FORT BRAGG, N.C. -- Students of New Life Christian Academy in Fayetteville, North Carolina received a technology upgrade thanks to 50 DELL laptop computers donated by the 1st Sustainment Command (Theater) July 21.The donation was made possible through the Department of Defense Computers for Learning Program, stemmed from Executive Order 12999, signed in 1996 by President Bill Clinton.The executive order streamlines the transfer of excess and surplus federal computer equipment into the hands of our nation's classrooms while making modern computer technology an integral part of every class.The 1st TSC worked hand-in-hand with the Defense Logistics Agency and U.S. Forces Command since January to make the donation a success."These computers will assist my instructors in working collectively with several students," said Allen McLauchlin, pastor of New Life Bible Church and senior administrator of the school. "We are very appreciative of Fort Bragg and their staff and what they have done."To qualify for the program, organizations must serve pre-K through grade 12 students.
Lt. Col. Andre Burks, 1st TSC chief information officer said the donation is a great start for the program."As of right now this is the only school in North Carolina approved to receive these computers," said Burks. "I think any school, especially Fayetteville, Spring Lake and anywhere in this community will greatly benefit from it."Through the program, schools are able to receive equipment such as computers, printers, modems and servers.Capt. Cherby Allen, human resources officer, G-1, U.S. Army Reserve Command, helped the school register for the program. Her son, Kaleb Allen, 10, will be a fifth grader this year and has been a student at the school since he was in kindergarten."It's awesome to see the first and only school registered so far receive this great equipment," said Allen. "This helps our children to be competitive, and they need these computers and the skills. I am glad I was able to help the school and the students."According to the academy's web site, New Life Christian Academy first opened in 1997. Since then the academy has provided a structured yet nurturing academic environment for over 600 students.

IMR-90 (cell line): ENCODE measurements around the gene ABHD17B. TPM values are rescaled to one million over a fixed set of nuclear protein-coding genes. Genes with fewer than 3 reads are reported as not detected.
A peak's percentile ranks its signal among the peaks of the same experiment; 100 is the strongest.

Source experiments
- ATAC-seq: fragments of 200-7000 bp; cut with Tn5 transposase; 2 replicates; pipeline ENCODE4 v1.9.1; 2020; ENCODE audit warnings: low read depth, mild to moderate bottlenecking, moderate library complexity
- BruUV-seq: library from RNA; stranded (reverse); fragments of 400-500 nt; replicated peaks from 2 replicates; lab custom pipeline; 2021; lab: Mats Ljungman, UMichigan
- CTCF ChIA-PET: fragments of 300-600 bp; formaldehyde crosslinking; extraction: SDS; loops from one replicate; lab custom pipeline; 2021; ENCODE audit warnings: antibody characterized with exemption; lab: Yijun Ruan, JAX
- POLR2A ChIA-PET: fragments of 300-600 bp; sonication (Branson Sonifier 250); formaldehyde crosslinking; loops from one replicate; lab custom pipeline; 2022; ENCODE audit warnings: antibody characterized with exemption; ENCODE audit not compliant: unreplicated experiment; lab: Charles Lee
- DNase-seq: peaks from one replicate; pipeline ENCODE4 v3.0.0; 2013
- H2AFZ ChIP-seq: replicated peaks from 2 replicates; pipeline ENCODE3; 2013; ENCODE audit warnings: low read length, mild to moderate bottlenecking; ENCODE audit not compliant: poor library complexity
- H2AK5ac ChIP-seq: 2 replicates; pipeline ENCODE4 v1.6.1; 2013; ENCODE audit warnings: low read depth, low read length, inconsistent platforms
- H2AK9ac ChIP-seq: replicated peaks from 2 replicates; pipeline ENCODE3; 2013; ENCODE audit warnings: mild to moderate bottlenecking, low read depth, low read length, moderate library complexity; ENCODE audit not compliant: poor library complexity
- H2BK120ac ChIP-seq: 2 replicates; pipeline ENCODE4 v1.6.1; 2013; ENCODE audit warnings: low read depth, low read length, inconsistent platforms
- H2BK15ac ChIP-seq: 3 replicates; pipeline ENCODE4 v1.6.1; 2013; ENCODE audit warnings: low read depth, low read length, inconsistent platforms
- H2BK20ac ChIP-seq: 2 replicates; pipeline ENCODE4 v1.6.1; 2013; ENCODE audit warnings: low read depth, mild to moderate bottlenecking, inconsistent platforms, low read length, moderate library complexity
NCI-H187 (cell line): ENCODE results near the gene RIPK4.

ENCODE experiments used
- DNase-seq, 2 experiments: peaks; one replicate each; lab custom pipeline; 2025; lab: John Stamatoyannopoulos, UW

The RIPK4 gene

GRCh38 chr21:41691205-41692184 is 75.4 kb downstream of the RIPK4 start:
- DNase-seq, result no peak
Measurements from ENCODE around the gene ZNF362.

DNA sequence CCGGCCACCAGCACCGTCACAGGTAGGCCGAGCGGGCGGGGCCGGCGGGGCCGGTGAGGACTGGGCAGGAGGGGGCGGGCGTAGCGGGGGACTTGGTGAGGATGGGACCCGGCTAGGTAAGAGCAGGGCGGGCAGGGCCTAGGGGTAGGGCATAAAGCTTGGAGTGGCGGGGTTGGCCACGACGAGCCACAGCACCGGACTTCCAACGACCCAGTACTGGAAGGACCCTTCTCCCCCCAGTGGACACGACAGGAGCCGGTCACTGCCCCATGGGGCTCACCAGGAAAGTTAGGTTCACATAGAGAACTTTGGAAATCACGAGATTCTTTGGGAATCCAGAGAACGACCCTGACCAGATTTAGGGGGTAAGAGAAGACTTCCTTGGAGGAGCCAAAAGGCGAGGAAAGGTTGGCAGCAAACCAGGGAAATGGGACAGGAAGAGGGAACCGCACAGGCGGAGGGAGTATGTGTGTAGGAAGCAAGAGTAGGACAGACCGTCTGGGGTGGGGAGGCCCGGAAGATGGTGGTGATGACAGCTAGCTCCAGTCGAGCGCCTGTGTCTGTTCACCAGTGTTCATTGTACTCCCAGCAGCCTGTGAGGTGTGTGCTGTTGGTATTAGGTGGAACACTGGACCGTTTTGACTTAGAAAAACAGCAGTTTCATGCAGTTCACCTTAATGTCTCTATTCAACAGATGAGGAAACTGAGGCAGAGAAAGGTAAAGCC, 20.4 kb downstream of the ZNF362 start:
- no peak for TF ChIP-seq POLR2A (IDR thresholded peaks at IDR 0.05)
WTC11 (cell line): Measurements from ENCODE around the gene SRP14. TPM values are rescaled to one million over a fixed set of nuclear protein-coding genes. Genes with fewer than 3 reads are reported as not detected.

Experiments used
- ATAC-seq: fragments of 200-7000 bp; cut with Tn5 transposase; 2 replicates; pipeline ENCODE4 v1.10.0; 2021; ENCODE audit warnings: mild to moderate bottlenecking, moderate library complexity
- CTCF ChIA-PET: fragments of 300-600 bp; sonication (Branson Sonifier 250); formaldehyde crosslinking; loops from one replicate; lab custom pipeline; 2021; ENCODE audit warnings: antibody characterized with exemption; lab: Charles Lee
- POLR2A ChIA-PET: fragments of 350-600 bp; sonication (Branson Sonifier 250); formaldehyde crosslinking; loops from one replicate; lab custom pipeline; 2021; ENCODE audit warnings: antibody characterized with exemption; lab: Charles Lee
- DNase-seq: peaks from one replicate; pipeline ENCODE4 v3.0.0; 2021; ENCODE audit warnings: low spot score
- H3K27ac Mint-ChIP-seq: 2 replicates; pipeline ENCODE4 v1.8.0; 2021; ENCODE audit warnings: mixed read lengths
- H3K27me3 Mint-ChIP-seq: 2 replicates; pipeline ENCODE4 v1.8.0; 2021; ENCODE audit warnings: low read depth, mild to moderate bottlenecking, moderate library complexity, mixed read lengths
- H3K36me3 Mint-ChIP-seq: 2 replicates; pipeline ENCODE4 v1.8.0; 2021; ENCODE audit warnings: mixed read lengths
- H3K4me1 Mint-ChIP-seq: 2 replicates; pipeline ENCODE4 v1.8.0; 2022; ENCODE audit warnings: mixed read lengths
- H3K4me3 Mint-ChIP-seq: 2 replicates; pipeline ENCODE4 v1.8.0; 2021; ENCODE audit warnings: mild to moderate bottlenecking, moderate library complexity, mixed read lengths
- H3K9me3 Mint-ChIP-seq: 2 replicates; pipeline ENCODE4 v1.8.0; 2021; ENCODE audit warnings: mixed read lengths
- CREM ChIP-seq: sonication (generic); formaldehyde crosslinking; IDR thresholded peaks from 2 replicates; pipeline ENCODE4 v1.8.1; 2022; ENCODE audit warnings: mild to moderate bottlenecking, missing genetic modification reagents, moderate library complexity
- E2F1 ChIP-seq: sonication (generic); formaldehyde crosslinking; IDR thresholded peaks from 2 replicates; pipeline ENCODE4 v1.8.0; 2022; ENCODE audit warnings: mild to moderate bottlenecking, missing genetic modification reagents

Prior to the donation, the school only had five computers for 75 students that are currently enrolled.
Valued at about $100,000, Maj. Eddie Diaz, deputy G6, is hopeful the computer systems will enhance the school's ability to teach more students on the increased number of systems installed in their classrooms.The CFL program helps the school save money giving the excess computers a second life instead of being destroyed."This helps the Army because donations provide an environmentally-friendly way of discarding hardware and keeps excess computers out of area landfills," said Jose Aguero, program manager for DOD Computers for Learning Program. "This also encourages strong relationships between the Army and the local communities."The computers were scanned multiple times to ensure they met the Defense Logistics Agency disposition requirements before they were donated to the school, said Diaz.Schools and educational non-profit organizations registered with the CFL program do not pay for computer equipment they receive through the program. However, the recipient is responsible for the shipping and handling costs and any refurbishing costs.Schools and organizations interested in the program may fill out an online request at the Defense Logistics Agency website at http://www.dispositionservices.dla.mil/rtd03/cfl/.
(The 1st Sustainment Command (Theater) provides Theater Sustainment Mission Command to Army, joint, and multinational forces in support of U.S. Central Command Unified Land Operations in order to enable the combatant commander's ability to prevent, shape, and win our nation's wars. Follow us on Facebook at www.facebook.com/1stTheaterSustainmentCommand)